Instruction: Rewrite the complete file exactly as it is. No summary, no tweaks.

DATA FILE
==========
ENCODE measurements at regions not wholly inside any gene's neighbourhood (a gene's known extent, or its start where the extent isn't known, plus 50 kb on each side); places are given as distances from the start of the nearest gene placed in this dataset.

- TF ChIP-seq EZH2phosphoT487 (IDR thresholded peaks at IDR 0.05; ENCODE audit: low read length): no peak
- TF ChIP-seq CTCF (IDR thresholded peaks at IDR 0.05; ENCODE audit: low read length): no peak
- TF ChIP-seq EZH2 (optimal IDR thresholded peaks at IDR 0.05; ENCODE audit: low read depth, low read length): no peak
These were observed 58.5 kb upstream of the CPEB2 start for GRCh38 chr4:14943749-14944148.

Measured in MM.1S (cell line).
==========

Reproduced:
ENCODE measurements at regions not wholly inside any gene's neighbourhood (a gene's known extent, or its start where the extent isn't known, plus 50 kb on each side); places are given as distances from the start of the nearest gene placed in this dataset.

- TF ChIP-seq EZH2phosphoT487 (IDR thresholded peaks at IDR 0.05; ENCODE audit: low read length): no peak
- TF ChIP-seq CTCF (IDR thresholded peaks at IDR 0.05; ENCODE audit: low read length): no peak
- TF ChIP-seq EZH2 (optimal IDR thresholded peaks at IDR 0.05; ENCODE audit: low read depth, low read length): no peak
These were observed 58.5 kb upstream of the CPEB2 start for GRCh38 chr4:14943749-14944148.

Measured in MM.1S (cell line).